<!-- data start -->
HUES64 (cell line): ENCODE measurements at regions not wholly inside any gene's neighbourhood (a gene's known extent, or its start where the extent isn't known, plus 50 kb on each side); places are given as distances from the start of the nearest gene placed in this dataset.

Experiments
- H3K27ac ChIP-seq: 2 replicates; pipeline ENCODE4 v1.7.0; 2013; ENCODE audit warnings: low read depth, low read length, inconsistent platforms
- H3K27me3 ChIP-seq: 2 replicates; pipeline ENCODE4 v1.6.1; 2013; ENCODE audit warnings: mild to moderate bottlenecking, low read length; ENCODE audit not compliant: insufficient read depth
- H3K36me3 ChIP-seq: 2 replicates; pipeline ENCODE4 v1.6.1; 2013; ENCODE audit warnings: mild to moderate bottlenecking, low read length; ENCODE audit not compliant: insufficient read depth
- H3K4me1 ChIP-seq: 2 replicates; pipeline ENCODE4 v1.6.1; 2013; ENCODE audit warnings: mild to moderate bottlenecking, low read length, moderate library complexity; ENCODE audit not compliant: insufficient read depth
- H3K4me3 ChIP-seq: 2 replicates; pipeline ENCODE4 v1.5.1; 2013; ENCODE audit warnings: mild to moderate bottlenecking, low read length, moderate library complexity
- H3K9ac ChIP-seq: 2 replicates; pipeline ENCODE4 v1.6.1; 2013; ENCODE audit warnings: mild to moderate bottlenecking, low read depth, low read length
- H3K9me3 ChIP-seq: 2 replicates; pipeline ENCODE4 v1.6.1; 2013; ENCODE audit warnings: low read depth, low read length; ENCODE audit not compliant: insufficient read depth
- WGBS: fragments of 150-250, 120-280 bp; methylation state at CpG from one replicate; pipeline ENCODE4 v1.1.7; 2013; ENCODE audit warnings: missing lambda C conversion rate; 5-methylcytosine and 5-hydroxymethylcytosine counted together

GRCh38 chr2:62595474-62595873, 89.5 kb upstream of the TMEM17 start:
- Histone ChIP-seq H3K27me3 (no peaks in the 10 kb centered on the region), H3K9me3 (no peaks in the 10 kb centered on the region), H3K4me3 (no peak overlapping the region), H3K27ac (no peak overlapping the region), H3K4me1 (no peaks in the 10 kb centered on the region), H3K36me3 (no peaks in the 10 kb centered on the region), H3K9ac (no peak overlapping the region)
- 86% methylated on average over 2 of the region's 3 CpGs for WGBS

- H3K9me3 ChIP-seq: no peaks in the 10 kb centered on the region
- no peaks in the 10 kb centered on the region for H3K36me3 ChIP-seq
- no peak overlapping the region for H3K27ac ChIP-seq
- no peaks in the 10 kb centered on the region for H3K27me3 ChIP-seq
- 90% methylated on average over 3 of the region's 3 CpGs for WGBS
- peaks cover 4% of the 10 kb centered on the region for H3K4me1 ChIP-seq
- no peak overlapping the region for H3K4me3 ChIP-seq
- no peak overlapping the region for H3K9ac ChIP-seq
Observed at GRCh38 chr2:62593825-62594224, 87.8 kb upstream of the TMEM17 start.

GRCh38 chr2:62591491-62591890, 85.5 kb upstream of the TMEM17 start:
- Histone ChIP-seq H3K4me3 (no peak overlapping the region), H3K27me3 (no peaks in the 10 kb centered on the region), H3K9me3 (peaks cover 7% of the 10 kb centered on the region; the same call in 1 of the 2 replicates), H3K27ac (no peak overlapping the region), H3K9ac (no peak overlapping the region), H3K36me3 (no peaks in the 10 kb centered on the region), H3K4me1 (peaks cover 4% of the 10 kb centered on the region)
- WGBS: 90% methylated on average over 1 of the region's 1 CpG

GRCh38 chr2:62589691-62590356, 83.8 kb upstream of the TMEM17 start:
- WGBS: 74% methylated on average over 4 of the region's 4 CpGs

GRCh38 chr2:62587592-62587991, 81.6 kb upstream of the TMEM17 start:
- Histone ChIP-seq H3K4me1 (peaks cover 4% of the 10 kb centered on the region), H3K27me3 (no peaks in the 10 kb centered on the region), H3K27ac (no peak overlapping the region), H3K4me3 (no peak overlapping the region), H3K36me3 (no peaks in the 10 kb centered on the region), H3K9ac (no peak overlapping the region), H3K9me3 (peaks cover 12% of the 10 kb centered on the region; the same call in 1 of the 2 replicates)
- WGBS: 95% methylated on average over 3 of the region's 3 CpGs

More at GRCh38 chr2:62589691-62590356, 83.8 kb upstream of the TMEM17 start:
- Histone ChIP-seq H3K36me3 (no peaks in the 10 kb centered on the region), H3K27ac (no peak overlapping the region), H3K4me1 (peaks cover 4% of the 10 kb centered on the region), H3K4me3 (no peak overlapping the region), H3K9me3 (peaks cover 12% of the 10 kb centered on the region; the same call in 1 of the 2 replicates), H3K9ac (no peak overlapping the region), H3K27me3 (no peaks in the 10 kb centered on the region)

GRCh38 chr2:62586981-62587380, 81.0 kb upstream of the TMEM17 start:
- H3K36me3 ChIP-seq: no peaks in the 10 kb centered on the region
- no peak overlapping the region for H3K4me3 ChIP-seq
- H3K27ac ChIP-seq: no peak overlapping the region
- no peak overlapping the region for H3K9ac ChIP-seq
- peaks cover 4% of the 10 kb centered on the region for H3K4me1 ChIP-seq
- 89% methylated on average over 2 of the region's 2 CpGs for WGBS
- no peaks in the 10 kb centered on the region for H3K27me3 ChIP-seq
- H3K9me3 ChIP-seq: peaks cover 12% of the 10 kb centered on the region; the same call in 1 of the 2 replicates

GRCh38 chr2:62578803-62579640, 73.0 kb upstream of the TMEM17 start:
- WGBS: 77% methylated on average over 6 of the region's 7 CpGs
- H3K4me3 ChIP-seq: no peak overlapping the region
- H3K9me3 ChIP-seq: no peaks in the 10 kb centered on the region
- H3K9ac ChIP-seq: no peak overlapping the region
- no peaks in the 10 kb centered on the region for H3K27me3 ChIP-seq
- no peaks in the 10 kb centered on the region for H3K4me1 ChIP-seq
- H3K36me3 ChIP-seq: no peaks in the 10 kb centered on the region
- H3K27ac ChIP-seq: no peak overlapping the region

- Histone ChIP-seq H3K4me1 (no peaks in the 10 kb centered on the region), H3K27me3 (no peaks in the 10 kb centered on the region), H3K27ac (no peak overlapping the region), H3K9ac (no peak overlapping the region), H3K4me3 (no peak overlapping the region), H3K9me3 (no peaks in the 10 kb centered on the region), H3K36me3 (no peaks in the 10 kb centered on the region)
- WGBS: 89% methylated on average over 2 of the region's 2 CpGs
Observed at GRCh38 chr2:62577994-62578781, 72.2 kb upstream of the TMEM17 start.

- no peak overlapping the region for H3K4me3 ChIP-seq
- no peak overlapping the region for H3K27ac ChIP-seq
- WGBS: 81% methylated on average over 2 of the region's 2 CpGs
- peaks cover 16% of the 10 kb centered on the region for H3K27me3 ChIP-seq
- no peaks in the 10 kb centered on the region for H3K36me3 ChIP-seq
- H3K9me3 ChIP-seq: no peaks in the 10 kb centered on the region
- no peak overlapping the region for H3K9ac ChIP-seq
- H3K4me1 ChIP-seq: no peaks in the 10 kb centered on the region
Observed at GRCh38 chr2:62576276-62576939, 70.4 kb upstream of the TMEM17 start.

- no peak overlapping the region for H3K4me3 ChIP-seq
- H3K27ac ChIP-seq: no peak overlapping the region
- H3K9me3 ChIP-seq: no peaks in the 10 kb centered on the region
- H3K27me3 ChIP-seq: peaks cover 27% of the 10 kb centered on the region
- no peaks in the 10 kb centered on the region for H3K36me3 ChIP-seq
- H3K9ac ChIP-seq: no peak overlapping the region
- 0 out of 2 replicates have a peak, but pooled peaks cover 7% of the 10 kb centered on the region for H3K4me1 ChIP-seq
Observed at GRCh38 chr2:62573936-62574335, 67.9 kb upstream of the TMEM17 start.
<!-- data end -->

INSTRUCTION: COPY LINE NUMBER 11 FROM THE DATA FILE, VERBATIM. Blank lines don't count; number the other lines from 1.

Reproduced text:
GRCh38 chr2:62595474-62595873, 89.5 kb upstream of the TMEM17 start: